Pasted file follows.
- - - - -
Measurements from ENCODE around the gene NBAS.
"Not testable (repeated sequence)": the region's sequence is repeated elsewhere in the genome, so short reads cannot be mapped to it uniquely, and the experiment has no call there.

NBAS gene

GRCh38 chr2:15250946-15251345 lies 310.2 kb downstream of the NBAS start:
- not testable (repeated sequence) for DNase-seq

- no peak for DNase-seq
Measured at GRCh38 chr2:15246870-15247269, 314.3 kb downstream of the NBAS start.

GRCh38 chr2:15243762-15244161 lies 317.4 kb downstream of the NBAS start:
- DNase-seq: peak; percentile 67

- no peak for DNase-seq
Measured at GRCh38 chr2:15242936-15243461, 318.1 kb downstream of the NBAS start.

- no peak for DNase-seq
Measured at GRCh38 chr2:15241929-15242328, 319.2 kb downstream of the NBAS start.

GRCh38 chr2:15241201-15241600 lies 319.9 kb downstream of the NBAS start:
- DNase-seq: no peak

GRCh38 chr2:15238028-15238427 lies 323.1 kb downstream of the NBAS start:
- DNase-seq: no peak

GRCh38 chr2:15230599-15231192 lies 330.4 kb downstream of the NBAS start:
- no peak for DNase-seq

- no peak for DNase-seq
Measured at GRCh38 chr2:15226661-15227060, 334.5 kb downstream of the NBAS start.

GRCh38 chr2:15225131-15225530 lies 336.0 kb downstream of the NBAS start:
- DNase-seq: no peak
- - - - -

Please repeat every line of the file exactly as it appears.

Measurements from ENCODE around the gene NBAS.
"Not testable (repeated sequence)": the region's sequence is repeated elsewhere in the genome, so short reads cannot be mapped to it uniquely, and the experiment has no call there.

NBAS gene

GRCh38 chr2:15250946-15251345 lies 310.2 kb downstream of the NBAS start:
- not testable (repeated sequence) for DNase-seq

- no peak for DNase-seq
Measured at GRCh38 chr2:15246870-15247269, 314.3 kb downstream of the NBAS start.

GRCh38 chr2:15243762-15244161 lies 317.4 kb downstream of the NBAS start:
- DNase-seq: peak; percentile 67

- no peak for DNase-seq
Measured at GRCh38 chr2:15242936-15243461, 318.1 kb downstream of the NBAS start.

- no peak for DNase-seq
Measured at GRCh38 chr2:15241929-15242328, 319.2 kb downstream of the NBAS start.

GRCh38 chr2:15241201-15241600 lies 319.9 kb downstream of the NBAS start:
- DNase-seq: no peak

GRCh38 chr2:15238028-15238427 lies 323.1 kb downstream of the NBAS start:
- DNase-seq: no peak

GRCh38 chr2:15230599-15231192 lies 330.4 kb downstream of the NBAS start:
- no peak for DNase-seq

- no peak for DNase-seq
Measured at GRCh38 chr2:15226661-15227060, 334.5 kb downstream of the NBAS start.

GRCh38 chr2:15225131-15225530 lies 336.0 kb downstream of the NBAS start:
- DNase-seq: no peak